U.S., Japan start military drill

New York Times News Service /

TOKYO — The militaries of the United States and Japan began an enormous joint drill Monday, though leaving out a key part of the exercise that might have angered China.

Japan’s Defense Ministry said 37,000 Japanese and 10,000 American military personnel would be taking part in the 12-day drill, which involves U.S. Navy ships transporting Japanese troops. The top government spokesman, Chief Cabinet Secretary Osamu Fujimura, said the drill, near Okinawa, was not aimed at a specific country.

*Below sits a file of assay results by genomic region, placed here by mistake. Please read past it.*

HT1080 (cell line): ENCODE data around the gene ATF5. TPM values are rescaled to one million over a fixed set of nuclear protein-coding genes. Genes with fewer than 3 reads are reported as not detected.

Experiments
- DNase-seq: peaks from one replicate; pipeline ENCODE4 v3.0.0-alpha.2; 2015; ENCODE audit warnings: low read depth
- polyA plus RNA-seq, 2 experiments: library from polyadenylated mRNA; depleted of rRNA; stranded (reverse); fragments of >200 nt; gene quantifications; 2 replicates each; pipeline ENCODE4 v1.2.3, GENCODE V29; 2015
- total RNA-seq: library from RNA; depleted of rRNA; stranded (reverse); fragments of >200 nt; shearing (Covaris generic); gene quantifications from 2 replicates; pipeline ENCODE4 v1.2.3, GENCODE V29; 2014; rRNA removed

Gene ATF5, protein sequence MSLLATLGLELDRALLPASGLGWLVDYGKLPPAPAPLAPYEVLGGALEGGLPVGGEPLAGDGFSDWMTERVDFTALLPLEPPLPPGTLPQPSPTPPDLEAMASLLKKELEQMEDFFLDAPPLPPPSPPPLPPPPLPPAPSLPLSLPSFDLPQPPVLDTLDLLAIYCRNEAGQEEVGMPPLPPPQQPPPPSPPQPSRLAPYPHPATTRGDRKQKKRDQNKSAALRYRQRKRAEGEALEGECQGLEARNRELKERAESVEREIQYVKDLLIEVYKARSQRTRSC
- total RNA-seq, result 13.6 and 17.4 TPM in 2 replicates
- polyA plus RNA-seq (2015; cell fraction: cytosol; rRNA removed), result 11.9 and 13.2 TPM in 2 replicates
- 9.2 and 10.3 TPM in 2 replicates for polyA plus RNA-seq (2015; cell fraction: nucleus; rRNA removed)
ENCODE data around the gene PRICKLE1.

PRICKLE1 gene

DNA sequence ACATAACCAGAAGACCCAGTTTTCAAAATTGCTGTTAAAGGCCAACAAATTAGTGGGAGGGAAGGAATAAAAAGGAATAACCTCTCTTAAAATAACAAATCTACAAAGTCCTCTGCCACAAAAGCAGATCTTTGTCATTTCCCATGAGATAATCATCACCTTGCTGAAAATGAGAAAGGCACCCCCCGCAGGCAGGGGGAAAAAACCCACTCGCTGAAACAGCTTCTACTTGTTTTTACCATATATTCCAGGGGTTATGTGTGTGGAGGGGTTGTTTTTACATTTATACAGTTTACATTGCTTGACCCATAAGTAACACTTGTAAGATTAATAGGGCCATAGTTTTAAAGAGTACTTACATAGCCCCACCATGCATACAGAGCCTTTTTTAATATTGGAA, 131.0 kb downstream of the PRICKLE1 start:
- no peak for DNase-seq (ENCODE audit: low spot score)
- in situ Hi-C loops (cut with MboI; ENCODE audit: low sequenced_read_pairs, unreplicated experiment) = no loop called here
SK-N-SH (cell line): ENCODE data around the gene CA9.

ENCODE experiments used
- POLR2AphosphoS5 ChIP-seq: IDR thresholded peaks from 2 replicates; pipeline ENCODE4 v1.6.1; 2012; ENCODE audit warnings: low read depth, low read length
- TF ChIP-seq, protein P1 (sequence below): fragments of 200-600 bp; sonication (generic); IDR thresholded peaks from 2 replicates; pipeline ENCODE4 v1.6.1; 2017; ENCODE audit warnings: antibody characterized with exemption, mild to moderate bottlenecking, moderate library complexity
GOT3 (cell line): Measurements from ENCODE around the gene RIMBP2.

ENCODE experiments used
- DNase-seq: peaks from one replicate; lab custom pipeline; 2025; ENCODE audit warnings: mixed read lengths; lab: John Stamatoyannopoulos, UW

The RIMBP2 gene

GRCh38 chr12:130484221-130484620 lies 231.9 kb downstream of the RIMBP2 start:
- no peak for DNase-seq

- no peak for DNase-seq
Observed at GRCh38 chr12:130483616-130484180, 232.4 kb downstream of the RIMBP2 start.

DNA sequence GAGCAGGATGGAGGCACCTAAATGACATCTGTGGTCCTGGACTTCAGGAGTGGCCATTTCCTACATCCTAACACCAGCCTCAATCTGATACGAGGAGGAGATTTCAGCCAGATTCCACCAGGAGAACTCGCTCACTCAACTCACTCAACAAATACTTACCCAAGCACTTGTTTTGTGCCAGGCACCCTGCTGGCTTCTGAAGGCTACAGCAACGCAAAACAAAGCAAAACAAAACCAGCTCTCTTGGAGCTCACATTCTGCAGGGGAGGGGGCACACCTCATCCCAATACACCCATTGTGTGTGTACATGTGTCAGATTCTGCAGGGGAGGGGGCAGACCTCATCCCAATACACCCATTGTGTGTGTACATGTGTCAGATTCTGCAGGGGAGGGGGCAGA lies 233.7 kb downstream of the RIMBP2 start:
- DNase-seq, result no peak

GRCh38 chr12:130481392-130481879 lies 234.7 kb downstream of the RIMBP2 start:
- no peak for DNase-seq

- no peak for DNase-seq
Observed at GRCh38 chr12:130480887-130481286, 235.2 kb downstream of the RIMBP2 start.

But the Japanese government canceled a joint amphibious landing on a remote island in what experts described as an effort not to provoke China, which is locked in an emotional dispute with Japan over control of uninhabited islands near Okinawa in the East China Sea.

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